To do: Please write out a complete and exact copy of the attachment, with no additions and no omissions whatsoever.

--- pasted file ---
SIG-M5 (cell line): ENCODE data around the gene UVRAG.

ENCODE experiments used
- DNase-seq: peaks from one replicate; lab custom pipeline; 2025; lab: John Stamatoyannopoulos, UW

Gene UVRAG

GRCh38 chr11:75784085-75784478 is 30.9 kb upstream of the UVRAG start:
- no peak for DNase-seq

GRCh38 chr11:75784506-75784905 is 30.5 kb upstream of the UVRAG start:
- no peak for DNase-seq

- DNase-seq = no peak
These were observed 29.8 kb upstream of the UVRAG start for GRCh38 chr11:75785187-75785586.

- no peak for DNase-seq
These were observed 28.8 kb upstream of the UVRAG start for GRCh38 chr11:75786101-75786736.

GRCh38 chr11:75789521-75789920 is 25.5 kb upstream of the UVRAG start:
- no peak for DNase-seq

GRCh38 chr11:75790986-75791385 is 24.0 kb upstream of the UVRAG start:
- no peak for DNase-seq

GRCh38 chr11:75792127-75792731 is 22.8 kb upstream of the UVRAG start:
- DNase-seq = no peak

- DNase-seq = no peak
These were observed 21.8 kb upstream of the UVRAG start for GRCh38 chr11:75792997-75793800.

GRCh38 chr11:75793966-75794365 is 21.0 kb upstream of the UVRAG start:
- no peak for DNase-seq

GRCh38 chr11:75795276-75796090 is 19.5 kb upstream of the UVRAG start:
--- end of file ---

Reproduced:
SIG-M5 (cell line): ENCODE data around the gene UVRAG.

ENCODE experiments used
- DNase-seq: peaks from one replicate; lab custom pipeline; 2025; lab: John Stamatoyannopoulos, UW

Gene UVRAG

GRCh38 chr11:75784085-75784478 is 30.9 kb upstream of the UVRAG start:
- no peak for DNase-seq

GRCh38 chr11:75784506-75784905 is 30.5 kb upstream of the UVRAG start:
- no peak for DNase-seq

- DNase-seq = no peak
These were observed 29.8 kb upstream of the UVRAG start for GRCh38 chr11:75785187-75785586.

- no peak for DNase-seq
These were observed 28.8 kb upstream of the UVRAG start for GRCh38 chr11:75786101-75786736.

GRCh38 chr11:75789521-75789920 is 25.5 kb upstream of the UVRAG start:
- no peak for DNase-seq

GRCh38 chr11:75790986-75791385 is 24.0 kb upstream of the UVRAG start:
- no peak for DNase-seq

GRCh38 chr11:75792127-75792731 is 22.8 kb upstream of the UVRAG start:
- DNase-seq = no peak

- DNase-seq = no peak
These were observed 21.8 kb upstream of the UVRAG start for GRCh38 chr11:75792997-75793800.

GRCh38 chr11:75793966-75794365 is 21.0 kb upstream of the UVRAG start:
- no peak for DNase-seq

GRCh38 chr11:75795276-75796090 is 19.5 kb upstream of the UVRAG start: